CiteWeb id: 19930000058

CiteWeb score: 6177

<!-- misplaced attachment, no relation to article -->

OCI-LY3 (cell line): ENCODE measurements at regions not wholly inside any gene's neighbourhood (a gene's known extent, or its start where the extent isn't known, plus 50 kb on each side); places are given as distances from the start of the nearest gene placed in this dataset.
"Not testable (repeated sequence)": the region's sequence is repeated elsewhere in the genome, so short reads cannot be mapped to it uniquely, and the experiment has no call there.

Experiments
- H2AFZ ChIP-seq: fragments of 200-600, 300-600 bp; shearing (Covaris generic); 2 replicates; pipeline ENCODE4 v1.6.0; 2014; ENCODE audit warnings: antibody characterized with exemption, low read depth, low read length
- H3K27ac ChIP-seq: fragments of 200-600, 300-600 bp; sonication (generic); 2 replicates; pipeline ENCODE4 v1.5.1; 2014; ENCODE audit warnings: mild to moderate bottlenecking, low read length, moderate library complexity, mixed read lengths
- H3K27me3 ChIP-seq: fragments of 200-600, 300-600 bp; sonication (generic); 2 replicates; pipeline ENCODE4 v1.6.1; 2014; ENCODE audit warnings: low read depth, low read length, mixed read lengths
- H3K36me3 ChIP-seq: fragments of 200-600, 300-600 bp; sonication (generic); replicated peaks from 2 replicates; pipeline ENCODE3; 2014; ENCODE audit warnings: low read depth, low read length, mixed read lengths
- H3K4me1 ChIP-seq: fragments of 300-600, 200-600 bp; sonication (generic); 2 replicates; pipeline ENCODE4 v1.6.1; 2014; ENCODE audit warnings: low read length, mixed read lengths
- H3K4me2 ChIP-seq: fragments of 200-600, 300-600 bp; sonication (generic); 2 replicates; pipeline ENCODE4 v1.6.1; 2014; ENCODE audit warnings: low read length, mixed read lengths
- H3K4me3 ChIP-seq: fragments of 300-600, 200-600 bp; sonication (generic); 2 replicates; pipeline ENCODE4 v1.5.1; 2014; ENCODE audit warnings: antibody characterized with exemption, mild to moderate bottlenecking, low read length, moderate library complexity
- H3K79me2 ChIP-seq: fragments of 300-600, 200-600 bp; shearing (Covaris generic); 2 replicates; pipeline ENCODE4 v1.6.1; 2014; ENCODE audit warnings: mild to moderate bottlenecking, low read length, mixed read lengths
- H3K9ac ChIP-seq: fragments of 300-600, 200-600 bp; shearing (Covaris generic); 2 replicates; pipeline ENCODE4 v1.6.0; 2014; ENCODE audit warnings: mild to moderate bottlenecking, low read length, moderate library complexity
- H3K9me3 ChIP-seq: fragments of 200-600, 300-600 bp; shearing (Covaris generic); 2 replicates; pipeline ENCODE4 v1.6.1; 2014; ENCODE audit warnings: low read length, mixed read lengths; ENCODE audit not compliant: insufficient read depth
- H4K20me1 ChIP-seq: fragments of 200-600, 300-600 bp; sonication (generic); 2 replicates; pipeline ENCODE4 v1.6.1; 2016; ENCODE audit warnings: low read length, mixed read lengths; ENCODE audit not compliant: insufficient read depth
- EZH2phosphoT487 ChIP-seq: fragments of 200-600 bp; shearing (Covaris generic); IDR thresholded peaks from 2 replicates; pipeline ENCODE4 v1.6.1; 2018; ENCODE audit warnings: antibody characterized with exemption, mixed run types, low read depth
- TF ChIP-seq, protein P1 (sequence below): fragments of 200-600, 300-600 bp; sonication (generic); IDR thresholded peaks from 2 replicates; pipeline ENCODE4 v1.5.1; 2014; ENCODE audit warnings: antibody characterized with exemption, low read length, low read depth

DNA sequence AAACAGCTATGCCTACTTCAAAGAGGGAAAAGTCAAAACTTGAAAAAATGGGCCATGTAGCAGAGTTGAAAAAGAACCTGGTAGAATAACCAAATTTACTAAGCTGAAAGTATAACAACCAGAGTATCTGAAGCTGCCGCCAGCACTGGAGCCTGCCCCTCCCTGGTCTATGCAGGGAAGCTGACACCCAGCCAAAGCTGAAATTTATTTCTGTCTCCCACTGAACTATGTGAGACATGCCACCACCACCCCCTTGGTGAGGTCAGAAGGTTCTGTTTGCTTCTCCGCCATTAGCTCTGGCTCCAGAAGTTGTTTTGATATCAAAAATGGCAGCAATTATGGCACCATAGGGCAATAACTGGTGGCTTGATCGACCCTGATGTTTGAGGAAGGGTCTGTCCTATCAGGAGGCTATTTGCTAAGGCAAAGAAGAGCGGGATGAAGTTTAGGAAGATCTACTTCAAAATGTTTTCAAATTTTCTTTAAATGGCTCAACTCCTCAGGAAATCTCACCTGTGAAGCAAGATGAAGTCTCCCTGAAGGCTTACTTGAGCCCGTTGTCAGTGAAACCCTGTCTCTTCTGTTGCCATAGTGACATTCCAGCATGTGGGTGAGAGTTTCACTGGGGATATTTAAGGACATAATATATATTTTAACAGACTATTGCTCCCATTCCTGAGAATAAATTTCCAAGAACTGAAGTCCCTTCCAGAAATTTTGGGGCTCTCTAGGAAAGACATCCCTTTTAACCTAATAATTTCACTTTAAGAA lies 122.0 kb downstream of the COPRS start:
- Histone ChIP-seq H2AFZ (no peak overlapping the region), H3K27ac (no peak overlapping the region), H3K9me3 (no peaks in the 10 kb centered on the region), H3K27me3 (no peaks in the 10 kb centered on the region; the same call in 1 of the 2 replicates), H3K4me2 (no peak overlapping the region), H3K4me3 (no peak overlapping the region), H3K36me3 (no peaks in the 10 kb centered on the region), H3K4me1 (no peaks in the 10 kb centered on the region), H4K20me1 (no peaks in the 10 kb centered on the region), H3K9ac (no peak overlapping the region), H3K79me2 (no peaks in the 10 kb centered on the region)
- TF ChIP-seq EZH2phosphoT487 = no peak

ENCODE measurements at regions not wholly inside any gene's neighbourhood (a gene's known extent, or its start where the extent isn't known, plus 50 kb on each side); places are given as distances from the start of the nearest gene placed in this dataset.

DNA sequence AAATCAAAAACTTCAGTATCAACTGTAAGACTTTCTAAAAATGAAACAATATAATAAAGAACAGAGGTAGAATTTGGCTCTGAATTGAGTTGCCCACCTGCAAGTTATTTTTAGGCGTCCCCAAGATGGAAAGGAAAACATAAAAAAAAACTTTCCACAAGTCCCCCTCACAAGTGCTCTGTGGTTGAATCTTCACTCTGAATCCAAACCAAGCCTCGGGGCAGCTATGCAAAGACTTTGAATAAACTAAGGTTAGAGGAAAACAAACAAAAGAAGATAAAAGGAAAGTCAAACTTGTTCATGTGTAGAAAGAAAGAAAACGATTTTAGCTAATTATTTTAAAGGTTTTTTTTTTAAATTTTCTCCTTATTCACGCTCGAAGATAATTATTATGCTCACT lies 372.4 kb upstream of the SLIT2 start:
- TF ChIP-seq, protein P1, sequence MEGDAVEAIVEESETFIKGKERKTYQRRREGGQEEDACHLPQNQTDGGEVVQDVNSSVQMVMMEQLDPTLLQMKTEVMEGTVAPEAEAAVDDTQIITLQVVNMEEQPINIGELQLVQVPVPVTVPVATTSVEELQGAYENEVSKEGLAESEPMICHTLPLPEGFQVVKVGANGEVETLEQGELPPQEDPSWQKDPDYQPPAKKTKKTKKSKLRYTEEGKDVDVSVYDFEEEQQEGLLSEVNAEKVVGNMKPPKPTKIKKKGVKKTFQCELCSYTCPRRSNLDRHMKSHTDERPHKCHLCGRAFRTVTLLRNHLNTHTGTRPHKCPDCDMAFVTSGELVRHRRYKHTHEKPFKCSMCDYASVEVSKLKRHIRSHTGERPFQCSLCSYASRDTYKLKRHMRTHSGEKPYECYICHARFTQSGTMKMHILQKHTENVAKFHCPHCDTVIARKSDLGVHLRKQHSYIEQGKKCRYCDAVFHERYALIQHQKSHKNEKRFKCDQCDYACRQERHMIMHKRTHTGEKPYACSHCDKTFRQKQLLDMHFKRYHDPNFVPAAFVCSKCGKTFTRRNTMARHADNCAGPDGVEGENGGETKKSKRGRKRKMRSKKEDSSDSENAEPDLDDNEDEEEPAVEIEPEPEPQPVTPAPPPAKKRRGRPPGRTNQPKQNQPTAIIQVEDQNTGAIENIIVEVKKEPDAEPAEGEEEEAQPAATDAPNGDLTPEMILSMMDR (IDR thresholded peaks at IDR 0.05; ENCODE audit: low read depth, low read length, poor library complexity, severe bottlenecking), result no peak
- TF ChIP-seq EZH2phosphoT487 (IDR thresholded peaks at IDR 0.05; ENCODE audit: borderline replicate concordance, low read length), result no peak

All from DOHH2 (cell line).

because observed behavior is the result of interactions between environmental factors and genes during the extended period of development. Therefore, to better understand expert and exceptional performance, we must require that the account specify the different environmental factors that could selectively promote and facilitate the achievement of such performance. In addition, recent research on expert performance and expertise (Chi, Glaser, & Farr, 1988; Ericsson & Smith, 1991a) has shown that important characteristics of experts' superior performance are acquired through experience and that the effect of practice on performance is larger than earlier believed possible. For this reason, an account of exceptional performance must specify the environmental circumstances, such as the duration and structure of activities, and necessary minimal biological attributes that lead to the acquisition of such characteristics and a corresponding level of performance. An account that explains how a majority of individuals can attain a given level of expert performance might seem inherently unable to explain the exceptional performance of only a small number of individuals. However, if such an empirical account could be empirically supported, then the extreme characteristics of experts could be viewed as having been acquired through learning and adaptation, and studies of expert performance could provide unique insights into the possibilities and limits of change in cognitive capacities and bodily functions. In this article we propose a theoretical framework that explains expert performance in terms of acquired characteristics resulting from extended deliberate practice and that limits the role of innate (inherited) characteristics to general levels of activity and emotionality. We provide empirical support from two new studies and from already published evidence on expert performance in many different domains.

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